2) The plan essentially contains two consumption taxA consumption tax is typically levied on the purchase of goods or services and is paid directly or indirectly by the consumer in the form of retail sales taxes, excise taxes, tariffs, value-added taxes (VAT), or an income tax where all savings is tax-deductible. es: a national sales taxA sales tax is levied on retail sales of goods and services and, ideally, should apply to all final consumption with few exemptions. Many governments exempt goods like groceries; base broadening, such as including groceries, could keep rates lower. A sales tax should exempt business-to-business transactions which, when taxed, cause tax pyramiding. and a business activity tax (i.e. a Value Added Tax or VAT). The combination of these taxes has little precedent in the world. Thus it is hard to predict how these two taxes would be implemented together or what their combined economic consequences would be. In practice, both sales taxes and VATs involve numerous exemptions and special-interest lobbying. VATs lack transparency and the rates tend to start low and end much higher than 9 percent, creating a considerable amount of tax evasion. The most likely outcome is a higher overall level of taxation compared to the current code, which at some level cancels any growth benefits of shifting to a consumption tax base.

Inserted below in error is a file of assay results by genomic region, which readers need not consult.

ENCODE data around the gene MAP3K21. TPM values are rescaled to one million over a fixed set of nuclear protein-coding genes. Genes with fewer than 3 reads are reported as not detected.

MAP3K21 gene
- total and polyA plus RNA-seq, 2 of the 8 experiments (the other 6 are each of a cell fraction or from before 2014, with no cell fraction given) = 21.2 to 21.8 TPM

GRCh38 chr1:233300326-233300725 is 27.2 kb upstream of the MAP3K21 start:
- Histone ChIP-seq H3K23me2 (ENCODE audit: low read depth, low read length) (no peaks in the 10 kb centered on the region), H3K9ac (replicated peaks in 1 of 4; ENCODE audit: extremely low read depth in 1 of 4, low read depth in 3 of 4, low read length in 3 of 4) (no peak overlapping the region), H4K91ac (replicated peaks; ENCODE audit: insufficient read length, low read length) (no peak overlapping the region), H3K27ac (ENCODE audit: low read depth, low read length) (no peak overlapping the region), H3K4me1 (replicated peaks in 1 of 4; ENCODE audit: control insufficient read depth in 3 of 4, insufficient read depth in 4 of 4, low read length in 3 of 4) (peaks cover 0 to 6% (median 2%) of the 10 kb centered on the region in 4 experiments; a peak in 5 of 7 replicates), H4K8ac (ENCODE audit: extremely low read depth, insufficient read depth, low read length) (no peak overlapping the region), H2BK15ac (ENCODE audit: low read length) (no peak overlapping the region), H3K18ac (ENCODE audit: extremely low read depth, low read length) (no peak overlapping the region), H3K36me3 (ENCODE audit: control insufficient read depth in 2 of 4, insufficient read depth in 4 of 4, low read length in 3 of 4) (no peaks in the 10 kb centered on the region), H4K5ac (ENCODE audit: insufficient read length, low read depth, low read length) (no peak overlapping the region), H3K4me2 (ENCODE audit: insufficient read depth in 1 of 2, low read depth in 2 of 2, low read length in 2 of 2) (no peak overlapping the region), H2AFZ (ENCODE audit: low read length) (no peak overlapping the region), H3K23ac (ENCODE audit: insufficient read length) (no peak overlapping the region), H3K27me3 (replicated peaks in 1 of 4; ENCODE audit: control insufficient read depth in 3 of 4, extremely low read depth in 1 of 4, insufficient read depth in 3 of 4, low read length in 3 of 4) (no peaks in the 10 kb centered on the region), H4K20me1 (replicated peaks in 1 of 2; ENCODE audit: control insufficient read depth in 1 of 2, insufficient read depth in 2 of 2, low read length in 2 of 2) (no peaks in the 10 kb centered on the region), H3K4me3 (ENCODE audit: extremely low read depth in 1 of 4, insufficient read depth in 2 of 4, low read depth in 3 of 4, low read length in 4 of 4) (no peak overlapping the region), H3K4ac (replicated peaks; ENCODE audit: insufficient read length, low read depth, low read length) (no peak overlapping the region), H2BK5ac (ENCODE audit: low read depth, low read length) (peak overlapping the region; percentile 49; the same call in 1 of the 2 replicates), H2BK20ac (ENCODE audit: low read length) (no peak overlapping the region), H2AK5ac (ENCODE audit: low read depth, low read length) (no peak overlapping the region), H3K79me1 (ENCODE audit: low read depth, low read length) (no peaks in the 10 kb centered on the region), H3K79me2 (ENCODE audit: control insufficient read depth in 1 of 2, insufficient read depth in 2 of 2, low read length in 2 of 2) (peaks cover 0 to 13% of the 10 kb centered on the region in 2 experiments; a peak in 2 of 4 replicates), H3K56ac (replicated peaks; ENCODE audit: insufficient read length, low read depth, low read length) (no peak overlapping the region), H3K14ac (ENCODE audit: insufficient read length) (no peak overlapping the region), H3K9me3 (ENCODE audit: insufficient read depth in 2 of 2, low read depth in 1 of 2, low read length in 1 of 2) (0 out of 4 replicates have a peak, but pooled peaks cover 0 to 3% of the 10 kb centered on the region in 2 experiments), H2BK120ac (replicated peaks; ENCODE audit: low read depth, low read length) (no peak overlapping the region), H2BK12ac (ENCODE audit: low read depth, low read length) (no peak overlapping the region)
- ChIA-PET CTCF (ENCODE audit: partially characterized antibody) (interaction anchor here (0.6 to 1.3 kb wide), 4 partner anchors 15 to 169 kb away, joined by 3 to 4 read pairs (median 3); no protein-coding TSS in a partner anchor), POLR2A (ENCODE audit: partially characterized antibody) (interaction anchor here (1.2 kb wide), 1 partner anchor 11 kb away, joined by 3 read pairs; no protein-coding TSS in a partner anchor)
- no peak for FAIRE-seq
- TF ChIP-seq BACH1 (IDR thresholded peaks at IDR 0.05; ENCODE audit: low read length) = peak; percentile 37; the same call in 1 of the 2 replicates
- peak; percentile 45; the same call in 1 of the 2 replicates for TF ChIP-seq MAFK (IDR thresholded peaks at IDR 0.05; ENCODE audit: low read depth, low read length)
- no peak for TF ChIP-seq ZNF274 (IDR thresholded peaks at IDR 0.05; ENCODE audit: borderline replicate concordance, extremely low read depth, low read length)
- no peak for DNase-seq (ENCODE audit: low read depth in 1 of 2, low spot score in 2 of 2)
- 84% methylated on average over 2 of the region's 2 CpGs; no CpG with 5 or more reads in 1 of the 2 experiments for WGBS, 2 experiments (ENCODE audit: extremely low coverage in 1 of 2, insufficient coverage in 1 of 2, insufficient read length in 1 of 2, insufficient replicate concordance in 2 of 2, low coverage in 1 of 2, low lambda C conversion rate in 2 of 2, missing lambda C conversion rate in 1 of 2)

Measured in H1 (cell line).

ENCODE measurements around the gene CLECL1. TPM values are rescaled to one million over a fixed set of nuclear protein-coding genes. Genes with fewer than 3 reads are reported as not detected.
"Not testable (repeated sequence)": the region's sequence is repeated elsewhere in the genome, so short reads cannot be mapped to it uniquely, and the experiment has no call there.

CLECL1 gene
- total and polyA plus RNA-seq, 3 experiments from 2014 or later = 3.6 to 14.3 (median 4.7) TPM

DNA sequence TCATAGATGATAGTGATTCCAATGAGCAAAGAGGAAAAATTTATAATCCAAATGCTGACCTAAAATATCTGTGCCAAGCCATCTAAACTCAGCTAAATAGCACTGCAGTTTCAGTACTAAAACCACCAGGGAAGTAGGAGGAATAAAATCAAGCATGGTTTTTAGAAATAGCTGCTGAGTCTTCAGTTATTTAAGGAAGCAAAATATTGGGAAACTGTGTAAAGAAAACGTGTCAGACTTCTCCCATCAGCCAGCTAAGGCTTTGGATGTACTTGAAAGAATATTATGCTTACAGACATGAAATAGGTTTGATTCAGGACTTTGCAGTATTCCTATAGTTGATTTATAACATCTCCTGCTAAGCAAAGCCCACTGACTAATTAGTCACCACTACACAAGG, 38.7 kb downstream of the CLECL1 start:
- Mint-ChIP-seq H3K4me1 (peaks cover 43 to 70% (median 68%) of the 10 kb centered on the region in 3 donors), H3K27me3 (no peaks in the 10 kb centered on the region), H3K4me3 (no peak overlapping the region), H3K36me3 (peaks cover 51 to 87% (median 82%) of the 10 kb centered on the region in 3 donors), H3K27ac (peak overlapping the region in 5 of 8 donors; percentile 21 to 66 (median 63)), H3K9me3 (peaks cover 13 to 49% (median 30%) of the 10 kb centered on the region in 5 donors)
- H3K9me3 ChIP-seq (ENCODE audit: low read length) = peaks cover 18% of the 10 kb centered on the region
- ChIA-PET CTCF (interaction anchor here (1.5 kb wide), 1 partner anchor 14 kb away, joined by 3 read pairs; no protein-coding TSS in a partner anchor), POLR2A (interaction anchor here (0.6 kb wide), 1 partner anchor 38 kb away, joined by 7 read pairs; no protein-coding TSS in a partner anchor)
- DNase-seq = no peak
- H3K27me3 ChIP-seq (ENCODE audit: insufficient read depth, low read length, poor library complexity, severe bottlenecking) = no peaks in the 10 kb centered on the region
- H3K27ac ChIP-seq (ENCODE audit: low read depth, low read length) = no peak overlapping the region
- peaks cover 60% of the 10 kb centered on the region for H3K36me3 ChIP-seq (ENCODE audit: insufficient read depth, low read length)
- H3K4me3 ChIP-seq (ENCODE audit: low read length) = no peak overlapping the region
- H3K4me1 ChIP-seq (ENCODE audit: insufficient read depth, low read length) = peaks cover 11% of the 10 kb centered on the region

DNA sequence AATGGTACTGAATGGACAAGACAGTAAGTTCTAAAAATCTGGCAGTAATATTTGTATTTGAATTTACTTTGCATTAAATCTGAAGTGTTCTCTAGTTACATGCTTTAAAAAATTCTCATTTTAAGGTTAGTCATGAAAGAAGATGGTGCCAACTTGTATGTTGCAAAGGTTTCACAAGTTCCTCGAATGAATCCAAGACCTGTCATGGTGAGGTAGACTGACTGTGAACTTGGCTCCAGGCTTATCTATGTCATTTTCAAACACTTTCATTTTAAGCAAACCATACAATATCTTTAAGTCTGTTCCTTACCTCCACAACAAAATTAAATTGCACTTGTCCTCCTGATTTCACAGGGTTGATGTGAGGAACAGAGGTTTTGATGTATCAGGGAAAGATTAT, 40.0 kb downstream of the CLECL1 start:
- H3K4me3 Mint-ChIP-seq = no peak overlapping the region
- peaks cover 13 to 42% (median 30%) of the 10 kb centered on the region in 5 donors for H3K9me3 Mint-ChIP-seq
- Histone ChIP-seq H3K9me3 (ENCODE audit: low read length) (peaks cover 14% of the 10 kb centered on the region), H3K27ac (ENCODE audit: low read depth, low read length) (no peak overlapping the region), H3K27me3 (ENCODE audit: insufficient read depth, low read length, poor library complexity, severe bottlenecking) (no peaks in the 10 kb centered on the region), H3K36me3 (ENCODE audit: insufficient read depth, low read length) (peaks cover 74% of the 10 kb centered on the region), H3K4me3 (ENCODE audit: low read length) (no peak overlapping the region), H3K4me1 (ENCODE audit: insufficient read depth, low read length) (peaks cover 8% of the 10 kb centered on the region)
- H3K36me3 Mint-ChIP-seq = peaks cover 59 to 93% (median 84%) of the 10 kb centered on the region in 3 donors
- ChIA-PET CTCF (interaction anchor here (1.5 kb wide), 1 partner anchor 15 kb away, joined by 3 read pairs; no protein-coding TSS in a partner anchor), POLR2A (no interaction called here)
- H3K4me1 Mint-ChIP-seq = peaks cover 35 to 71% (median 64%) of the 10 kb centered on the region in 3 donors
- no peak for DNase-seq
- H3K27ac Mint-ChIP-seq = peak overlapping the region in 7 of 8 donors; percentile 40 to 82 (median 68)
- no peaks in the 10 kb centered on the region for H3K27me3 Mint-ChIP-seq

3) The empowerment zones introduce a degree of preferential treatment, social engineering, and the potential for special interest lobbying.
1) By cutting the corporate rate to 15 percent, moving to a territorial system, and exempting capital gains and dividends, it would make the U.S. more competitive, more attractive for investment, and more pro-growth.
2) By exempting capital gains and dividends and ending the estate tax, it would remove nearly all sources of double and triple taxation of saving and investing.
1) By making permanent the 2001/2003/2010 tax laws, it would not reduce the complexity of the current tax code.
2) Likewise, it fails to significantly reduce the tax preferences in the current code, which distorts economic decision-making in an effort to pick winners and losers.
3) Likewise, it would ensure that corporations and pass-through business entities would pay vastly different rates. Pass-through entities would pay as much as 35 percent, the top individual rate, while corporations would pay only 15. This would cause a huge number of pass-through businesses to reorganize as C-corporations, incurring great costs for the businesses but also taxpayers, because of the instability of tax revenues.